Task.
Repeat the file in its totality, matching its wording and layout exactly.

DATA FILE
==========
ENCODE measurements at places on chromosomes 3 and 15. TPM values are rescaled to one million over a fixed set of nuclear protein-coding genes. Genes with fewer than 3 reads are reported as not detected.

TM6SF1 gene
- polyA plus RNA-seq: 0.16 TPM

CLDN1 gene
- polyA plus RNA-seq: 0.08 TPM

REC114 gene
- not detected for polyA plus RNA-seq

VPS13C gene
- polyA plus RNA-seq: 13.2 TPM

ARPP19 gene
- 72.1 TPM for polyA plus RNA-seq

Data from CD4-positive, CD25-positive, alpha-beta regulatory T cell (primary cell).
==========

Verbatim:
ENCODE measurements at places on chromosomes 3 and 15. TPM values are rescaled to one million over a fixed set of nuclear protein-coding genes. Genes with fewer than 3 reads are reported as not detected.

TM6SF1 gene
- polyA plus RNA-seq: 0.16 TPM

CLDN1 gene
- polyA plus RNA-seq: 0.08 TPM

REC114 gene
- not detected for polyA plus RNA-seq

VPS13C gene
- polyA plus RNA-seq: 13.2 TPM

ARPP19 gene
- 72.1 TPM for polyA plus RNA-seq

Data from CD4-positive, CD25-positive, alpha-beta regulatory T cell (primary cell).